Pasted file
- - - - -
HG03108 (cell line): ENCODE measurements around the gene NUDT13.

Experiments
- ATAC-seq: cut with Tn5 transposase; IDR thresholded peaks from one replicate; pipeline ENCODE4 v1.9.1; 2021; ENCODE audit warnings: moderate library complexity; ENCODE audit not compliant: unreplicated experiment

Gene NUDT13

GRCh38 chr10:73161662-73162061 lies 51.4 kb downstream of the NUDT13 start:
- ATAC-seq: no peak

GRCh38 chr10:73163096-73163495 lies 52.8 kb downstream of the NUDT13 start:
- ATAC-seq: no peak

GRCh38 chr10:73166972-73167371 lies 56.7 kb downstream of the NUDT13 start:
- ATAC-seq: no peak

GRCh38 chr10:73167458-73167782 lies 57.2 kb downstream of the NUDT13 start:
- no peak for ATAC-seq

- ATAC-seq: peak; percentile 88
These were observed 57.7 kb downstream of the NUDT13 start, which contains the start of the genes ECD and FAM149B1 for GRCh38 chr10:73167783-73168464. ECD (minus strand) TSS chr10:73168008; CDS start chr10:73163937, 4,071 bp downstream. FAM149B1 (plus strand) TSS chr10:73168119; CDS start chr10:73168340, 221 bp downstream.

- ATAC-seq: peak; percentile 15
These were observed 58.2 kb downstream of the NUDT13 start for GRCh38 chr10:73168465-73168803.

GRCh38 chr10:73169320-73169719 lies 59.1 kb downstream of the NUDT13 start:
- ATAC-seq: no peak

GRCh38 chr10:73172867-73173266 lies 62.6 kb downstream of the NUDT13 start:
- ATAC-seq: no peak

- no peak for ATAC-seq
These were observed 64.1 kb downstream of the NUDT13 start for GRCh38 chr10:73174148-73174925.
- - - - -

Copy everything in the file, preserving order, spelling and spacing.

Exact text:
HG03108 (cell line): ENCODE measurements around the gene NUDT13.

Experiments
- ATAC-seq: cut with Tn5 transposase; IDR thresholded peaks from one replicate; pipeline ENCODE4 v1.9.1; 2021; ENCODE audit warnings: moderate library complexity; ENCODE audit not compliant: unreplicated experiment

Gene NUDT13

GRCh38 chr10:73161662-73162061 lies 51.4 kb downstream of the NUDT13 start:
- ATAC-seq: no peak

GRCh38 chr10:73163096-73163495 lies 52.8 kb downstream of the NUDT13 start:
- ATAC-seq: no peak

GRCh38 chr10:73166972-73167371 lies 56.7 kb downstream of the NUDT13 start:
- ATAC-seq: no peak

GRCh38 chr10:73167458-73167782 lies 57.2 kb downstream of the NUDT13 start:
- no peak for ATAC-seq

- ATAC-seq: peak; percentile 88
These were observed 57.7 kb downstream of the NUDT13 start, which contains the start of the genes ECD and FAM149B1 for GRCh38 chr10:73167783-73168464. ECD (minus strand) TSS chr10:73168008; CDS start chr10:73163937, 4,071 bp downstream. FAM149B1 (plus strand) TSS chr10:73168119; CDS start chr10:73168340, 221 bp downstream.

- ATAC-seq: peak; percentile 15
These were observed 58.2 kb downstream of the NUDT13 start for GRCh38 chr10:73168465-73168803.

GRCh38 chr10:73169320-73169719 lies 59.1 kb downstream of the NUDT13 start:
- ATAC-seq: no peak

GRCh38 chr10:73172867-73173266 lies 62.6 kb downstream of the NUDT13 start:
- ATAC-seq: no peak

- no peak for ATAC-seq
These were observed 64.1 kb downstream of the NUDT13 start for GRCh38 chr10:73174148-73174925.